Summer 2014 is pegged to be hottest on record, that alone should be motivation enough to get us out and about, to top up our tans and start planning fun activities with our families and friends.
So, what to do with ourselves and our miniature bundles of energy, also known as our children, this holiday? With the Tour de France still fresh in everyone’s mind and the cycling events taking place in the Commonwealth Games, hitting the cycling trails is an ideal family activity!
However, what do you do if your little, or older kids have yet to take the leap to a ‘proper’ bike yet? If you feel its time to upgrade your child to a two wheeler before you check out some of the UK’s best cycling trails here’s some top tips for helping them learn safety:
• Firstly, find a safe place to practice, it wants to be a flat surface with a few gentle slopes. Its best to learn on concrete, it makes balancing and getting going a lot easier. However, if you or your child is a bit nervous about this short grass or gravel type surfaces can be more forgiving. However, If you kit yourself out with good safety gear falling off should not be too much of a worry. This could include: Shin pads, elbow pads, helmet and in some cases gloves. (Available online and in store at Sportsdirect.com)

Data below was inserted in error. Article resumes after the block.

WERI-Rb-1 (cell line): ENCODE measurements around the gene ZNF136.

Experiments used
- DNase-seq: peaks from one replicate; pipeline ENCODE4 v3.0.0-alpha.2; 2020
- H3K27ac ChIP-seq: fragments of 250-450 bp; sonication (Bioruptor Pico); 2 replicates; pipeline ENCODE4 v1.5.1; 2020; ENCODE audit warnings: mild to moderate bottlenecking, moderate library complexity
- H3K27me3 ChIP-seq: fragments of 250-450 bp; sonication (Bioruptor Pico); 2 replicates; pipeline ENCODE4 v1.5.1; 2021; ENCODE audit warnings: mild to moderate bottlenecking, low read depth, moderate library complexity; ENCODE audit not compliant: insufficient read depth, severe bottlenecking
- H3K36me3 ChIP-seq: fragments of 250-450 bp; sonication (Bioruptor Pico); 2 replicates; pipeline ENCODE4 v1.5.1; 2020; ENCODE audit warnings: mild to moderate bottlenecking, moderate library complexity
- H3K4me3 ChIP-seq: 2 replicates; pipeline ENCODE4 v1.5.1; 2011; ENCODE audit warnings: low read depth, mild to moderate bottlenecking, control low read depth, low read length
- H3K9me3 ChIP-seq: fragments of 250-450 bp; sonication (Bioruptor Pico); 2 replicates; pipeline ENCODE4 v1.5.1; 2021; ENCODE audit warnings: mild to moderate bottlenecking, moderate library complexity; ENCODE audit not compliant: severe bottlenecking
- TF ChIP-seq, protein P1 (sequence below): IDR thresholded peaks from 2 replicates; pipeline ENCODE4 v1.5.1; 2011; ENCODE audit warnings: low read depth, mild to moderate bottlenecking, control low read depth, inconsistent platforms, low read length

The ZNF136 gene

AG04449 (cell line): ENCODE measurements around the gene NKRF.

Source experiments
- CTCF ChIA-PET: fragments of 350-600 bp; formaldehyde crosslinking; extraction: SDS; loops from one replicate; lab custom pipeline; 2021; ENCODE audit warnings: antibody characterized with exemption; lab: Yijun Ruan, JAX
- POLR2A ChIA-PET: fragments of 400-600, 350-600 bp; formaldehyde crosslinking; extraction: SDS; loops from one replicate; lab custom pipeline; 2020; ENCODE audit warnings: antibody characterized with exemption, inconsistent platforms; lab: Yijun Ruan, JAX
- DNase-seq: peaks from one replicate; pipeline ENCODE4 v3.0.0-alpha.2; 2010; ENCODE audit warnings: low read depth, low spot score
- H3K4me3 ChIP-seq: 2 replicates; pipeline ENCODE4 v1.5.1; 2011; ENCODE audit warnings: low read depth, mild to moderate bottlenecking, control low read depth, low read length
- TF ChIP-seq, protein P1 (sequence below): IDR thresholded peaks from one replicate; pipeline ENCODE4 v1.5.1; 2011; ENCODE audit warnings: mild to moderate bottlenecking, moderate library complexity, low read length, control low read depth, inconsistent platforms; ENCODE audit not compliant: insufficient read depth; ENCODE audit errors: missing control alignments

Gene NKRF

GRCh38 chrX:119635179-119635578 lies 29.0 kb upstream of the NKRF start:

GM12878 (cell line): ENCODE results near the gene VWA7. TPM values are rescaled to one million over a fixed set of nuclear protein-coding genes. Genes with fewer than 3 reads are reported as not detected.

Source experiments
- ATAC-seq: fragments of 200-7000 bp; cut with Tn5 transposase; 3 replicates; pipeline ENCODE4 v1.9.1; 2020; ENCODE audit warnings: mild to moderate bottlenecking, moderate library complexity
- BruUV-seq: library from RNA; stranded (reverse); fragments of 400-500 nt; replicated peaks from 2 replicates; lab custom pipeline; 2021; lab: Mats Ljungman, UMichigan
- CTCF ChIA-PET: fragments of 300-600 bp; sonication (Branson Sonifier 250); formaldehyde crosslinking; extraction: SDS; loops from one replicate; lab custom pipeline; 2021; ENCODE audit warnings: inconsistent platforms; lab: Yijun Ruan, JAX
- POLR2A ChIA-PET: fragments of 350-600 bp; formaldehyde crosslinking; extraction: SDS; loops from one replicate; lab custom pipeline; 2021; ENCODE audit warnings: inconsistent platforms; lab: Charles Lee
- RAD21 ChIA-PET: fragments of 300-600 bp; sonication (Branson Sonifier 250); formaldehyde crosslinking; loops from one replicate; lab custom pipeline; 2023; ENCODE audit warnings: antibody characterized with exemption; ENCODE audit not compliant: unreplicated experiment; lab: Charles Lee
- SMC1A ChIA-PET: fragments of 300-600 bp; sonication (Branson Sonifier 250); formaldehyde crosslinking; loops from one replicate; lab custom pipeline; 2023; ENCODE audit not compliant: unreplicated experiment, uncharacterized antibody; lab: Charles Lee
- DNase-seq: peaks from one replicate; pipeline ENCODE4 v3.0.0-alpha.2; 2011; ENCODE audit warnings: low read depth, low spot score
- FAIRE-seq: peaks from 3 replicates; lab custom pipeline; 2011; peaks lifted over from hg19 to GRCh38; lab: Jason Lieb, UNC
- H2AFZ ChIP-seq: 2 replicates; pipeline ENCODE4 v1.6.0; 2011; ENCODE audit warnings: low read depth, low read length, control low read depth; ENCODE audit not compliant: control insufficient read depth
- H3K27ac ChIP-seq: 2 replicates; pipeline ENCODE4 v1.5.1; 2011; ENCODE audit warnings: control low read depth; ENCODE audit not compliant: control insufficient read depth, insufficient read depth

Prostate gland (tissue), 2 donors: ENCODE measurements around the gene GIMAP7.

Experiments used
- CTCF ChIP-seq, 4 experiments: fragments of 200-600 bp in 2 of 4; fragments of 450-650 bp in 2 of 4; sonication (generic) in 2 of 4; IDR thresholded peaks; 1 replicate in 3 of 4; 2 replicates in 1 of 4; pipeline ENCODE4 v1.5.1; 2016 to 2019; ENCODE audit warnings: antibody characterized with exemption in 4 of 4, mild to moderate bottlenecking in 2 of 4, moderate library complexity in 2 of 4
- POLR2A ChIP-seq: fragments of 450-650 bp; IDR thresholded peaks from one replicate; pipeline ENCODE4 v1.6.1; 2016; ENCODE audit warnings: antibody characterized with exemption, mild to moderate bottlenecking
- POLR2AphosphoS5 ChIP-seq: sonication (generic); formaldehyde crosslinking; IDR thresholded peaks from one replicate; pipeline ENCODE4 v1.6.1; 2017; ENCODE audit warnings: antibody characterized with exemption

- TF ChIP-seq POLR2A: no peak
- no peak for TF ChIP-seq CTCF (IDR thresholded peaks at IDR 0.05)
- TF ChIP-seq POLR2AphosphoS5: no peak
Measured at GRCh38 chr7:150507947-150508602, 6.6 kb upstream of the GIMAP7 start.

• Next, make sure the bike is safe before you ride, the bike seat wants to be low enough for the learners toes to touch the floor while seated. Check that the tire pressure and brakes are working as the manufacturer recommends.
• It’s a bad idea to wear baggy clothing or open shoes when riding a bike, there are wide ranges of good clothing styles available. You should always wear a helmet for safety, with the varieties out there, there’s no excuse not to wear one.
• Once you are safe, Mount the bike and practice braking, remember, you should brake with the back brake first and front brake only when necessary, you don’t want anybody going over those handlebars!
• Now that they understand the brakes and are safe as they can be, encourage your child to find the balance point. Without putting their feet on the pedals try gliding down slopes without putting their feet on the floor, this helps them find that balancing point without panicking. Do this until they feel confident with their balance.
• The next step is to go back to the top of your slope and this time, feet on the pedals. They do not need to pedal, they should glide to the bottom as before rolling onto the flat surface, this in when you encourage them to pedal.
Now you’ve got them going there should be no stopping them! So, its time to get out there and enjoy the time with your family and friends while taking in some of the great British country side while you’re at it. Just don’t forget your sun cream and water bottles!